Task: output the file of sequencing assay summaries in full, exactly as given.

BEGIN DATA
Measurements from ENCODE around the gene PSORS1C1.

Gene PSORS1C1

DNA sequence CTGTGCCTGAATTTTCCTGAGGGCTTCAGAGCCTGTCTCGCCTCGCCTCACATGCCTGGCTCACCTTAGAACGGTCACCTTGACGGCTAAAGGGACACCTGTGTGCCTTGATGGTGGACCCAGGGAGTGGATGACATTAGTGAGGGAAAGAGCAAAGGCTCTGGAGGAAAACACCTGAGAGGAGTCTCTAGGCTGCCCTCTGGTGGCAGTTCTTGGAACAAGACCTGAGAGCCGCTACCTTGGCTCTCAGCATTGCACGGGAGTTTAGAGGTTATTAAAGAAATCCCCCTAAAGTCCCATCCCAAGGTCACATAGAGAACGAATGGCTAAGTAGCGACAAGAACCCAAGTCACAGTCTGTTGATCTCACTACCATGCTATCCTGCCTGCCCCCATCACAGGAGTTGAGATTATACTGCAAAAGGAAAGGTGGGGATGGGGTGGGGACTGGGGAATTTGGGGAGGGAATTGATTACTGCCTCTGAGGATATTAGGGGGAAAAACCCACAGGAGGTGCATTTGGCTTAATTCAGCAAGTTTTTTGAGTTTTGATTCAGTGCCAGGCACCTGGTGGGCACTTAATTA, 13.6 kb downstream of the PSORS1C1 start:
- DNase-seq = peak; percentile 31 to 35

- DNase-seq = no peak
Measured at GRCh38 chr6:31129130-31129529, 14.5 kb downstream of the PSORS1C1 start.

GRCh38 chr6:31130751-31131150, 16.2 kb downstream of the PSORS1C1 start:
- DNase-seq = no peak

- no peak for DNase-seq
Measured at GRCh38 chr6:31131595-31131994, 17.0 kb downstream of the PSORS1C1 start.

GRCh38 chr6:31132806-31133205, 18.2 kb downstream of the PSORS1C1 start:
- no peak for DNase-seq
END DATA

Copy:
Measurements from ENCODE around the gene PSORS1C1.

Gene PSORS1C1

DNA sequence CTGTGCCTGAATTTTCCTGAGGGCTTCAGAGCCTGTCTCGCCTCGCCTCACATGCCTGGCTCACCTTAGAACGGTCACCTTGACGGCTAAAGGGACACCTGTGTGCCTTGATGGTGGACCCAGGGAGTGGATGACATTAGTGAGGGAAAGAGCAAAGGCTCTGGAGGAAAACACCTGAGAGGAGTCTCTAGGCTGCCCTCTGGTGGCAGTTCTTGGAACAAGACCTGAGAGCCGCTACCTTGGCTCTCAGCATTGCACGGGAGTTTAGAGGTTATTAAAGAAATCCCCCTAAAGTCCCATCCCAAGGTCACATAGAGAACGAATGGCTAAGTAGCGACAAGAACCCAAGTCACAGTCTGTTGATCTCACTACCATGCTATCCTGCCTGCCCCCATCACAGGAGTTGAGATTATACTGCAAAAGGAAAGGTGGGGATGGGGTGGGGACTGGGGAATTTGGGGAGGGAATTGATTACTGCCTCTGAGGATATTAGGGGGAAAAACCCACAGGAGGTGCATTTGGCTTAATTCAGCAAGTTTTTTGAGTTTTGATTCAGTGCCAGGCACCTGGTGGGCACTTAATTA, 13.6 kb downstream of the PSORS1C1 start:
- DNase-seq = peak; percentile 31 to 35

- DNase-seq = no peak
Measured at GRCh38 chr6:31129130-31129529, 14.5 kb downstream of the PSORS1C1 start.

GRCh38 chr6:31130751-31131150, 16.2 kb downstream of the PSORS1C1 start:
- DNase-seq = no peak

- no peak for DNase-seq
Measured at GRCh38 chr6:31131595-31131994, 17.0 kb downstream of the PSORS1C1 start.

GRCh38 chr6:31132806-31133205, 18.2 kb downstream of the PSORS1C1 start:
- no peak for DNase-seq